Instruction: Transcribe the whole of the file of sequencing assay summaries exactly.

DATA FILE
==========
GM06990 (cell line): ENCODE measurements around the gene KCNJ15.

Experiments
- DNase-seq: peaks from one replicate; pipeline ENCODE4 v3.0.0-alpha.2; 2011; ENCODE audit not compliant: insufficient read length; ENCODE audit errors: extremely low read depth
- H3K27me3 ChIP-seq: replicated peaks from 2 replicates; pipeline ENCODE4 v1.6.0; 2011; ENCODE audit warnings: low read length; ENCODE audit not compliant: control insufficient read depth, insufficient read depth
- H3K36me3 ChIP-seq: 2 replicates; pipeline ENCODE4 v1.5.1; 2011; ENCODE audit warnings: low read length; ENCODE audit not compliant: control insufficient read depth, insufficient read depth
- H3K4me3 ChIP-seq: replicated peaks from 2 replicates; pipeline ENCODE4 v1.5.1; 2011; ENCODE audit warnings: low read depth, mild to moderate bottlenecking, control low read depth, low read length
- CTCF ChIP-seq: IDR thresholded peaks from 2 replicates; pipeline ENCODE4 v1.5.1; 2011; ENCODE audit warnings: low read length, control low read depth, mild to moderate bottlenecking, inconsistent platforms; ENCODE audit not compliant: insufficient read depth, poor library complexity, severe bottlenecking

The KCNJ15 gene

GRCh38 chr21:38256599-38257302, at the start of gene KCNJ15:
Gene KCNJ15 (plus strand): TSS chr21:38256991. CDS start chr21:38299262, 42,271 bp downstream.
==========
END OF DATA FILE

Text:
GM06990 (cell line): ENCODE measurements around the gene KCNJ15.

Experiments
- DNase-seq: peaks from one replicate; pipeline ENCODE4 v3.0.0-alpha.2; 2011; ENCODE audit not compliant: insufficient read length; ENCODE audit errors: extremely low read depth
- H3K27me3 ChIP-seq: replicated peaks from 2 replicates; pipeline ENCODE4 v1.6.0; 2011; ENCODE audit warnings: low read length; ENCODE audit not compliant: control insufficient read depth, insufficient read depth
- H3K36me3 ChIP-seq: 2 replicates; pipeline ENCODE4 v1.5.1; 2011; ENCODE audit warnings: low read length; ENCODE audit not compliant: control insufficient read depth, insufficient read depth
- H3K4me3 ChIP-seq: replicated peaks from 2 replicates; pipeline ENCODE4 v1.5.1; 2011; ENCODE audit warnings: low read depth, mild to moderate bottlenecking, control low read depth, low read length
- CTCF ChIP-seq: IDR thresholded peaks from 2 replicates; pipeline ENCODE4 v1.5.1; 2011; ENCODE audit warnings: low read length, control low read depth, mild to moderate bottlenecking, inconsistent platforms; ENCODE audit not compliant: insufficient read depth, poor library complexity, severe bottlenecking

The KCNJ15 gene

GRCh38 chr21:38256599-38257302, at the start of gene KCNJ15:
Gene KCNJ15 (plus strand): TSS chr21:38256991. CDS start chr21:38299262, 42,271 bp downstream.